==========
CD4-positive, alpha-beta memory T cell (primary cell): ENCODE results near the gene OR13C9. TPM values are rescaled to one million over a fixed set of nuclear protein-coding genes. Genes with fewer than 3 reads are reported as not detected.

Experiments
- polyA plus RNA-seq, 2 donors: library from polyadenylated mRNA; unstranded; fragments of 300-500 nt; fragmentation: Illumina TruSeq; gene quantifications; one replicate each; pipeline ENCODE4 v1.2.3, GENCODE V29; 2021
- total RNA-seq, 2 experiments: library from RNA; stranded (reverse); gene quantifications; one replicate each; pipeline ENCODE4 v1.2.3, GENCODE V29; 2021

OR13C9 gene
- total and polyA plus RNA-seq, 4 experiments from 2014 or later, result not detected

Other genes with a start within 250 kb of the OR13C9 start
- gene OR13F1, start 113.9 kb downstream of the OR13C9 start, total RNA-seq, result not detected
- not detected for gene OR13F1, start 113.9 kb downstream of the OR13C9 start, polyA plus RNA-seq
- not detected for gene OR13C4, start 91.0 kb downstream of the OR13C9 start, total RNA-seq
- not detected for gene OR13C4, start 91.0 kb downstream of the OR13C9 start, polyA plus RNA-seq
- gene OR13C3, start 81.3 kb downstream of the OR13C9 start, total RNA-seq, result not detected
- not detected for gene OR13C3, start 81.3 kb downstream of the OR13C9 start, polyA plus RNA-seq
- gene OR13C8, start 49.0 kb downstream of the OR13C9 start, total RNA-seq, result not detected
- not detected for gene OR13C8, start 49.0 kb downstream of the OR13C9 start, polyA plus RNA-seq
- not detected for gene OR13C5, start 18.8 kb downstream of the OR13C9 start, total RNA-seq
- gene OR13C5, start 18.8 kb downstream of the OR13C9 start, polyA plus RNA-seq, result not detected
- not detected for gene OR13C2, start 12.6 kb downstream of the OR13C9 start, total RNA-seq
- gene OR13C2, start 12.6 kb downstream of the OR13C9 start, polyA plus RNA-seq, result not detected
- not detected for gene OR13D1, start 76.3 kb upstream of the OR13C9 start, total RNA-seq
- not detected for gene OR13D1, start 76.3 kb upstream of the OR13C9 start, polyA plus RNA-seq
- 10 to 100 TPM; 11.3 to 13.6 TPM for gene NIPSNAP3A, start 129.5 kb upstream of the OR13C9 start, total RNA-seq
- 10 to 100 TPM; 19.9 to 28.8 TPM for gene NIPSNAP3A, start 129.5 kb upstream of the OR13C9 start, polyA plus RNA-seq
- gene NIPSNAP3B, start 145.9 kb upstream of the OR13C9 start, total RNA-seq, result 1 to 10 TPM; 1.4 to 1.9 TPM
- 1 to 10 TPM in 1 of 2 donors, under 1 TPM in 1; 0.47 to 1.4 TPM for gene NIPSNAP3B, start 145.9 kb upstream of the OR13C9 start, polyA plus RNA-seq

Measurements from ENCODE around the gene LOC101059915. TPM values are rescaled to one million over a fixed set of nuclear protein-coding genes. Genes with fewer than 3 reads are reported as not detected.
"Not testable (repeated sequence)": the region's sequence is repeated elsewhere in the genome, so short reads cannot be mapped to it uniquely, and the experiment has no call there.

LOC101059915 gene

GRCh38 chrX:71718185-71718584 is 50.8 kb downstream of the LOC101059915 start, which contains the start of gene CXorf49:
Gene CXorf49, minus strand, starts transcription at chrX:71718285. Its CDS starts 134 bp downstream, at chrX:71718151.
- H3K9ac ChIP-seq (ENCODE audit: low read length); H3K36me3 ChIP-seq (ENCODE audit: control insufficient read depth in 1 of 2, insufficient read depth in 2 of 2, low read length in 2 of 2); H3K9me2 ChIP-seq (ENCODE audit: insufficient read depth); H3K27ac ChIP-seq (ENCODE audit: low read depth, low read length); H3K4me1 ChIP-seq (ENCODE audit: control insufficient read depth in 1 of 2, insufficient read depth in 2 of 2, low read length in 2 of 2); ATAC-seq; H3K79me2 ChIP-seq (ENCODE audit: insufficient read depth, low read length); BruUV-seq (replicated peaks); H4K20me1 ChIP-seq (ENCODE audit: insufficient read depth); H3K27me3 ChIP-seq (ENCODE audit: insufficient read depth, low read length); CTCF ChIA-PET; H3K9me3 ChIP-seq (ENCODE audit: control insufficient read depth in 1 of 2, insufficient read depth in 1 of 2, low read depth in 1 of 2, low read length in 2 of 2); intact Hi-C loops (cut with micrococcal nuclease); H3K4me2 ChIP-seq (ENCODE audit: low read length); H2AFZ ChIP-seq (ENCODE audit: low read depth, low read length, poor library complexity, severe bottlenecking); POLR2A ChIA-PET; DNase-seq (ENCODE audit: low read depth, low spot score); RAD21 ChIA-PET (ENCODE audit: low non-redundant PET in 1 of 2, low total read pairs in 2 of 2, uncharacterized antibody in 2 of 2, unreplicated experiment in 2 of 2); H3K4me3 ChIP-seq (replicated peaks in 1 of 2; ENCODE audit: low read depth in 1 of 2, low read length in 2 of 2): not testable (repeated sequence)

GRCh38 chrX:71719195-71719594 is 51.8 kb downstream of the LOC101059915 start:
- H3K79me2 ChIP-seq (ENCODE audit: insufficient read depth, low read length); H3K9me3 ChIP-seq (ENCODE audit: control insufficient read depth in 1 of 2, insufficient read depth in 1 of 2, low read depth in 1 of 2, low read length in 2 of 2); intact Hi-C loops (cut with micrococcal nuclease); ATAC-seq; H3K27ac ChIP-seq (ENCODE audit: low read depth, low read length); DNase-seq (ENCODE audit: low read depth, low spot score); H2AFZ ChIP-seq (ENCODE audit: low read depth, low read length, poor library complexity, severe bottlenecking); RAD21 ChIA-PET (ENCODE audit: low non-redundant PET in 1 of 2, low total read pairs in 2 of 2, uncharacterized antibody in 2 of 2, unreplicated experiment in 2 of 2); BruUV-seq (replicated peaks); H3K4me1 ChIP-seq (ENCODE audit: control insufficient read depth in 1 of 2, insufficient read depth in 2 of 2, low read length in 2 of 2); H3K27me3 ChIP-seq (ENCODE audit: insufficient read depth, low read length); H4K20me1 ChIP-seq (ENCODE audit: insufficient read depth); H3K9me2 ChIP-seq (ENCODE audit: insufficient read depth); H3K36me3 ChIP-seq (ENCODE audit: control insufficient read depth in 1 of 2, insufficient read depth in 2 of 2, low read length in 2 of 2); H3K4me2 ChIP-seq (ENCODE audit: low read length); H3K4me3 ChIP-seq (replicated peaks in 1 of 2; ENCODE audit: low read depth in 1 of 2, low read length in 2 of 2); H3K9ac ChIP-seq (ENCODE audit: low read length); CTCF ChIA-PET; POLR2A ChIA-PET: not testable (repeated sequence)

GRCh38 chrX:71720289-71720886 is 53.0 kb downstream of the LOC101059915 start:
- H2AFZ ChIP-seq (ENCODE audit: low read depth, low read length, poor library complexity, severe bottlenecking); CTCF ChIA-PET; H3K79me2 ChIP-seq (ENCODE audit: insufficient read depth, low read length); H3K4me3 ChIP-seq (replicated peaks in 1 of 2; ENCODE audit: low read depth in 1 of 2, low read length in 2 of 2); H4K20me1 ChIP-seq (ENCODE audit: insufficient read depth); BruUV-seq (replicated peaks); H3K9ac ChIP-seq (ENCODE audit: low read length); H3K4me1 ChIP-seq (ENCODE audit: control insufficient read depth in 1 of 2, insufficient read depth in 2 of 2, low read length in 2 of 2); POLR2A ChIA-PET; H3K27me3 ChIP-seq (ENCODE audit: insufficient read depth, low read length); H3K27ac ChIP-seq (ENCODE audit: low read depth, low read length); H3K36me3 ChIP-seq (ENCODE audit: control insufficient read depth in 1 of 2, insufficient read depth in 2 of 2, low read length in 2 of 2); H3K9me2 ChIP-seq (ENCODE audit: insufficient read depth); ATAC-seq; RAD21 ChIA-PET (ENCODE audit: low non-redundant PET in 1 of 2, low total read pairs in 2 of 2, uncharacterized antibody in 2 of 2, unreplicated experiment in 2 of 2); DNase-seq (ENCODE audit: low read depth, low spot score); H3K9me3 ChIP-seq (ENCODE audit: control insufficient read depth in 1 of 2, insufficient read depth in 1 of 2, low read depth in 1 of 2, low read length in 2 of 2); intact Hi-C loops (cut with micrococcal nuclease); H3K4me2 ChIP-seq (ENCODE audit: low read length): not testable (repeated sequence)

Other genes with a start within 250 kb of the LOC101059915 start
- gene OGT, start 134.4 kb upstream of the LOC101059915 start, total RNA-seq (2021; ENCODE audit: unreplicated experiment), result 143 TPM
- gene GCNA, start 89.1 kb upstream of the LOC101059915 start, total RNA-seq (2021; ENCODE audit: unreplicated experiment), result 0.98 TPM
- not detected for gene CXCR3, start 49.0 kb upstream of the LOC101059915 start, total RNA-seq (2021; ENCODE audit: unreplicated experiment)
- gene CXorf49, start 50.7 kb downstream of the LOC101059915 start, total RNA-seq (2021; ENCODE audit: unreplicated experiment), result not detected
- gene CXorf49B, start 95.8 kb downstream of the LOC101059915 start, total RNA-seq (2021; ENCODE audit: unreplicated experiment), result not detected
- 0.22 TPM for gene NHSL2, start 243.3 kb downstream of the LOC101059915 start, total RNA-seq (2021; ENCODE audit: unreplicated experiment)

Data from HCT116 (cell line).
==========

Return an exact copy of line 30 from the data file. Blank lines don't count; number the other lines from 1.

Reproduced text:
Gene CXorf49, minus strand, starts transcription at chrX:71718285. Its CDS starts 134 bp downstream, at chrX:71718151.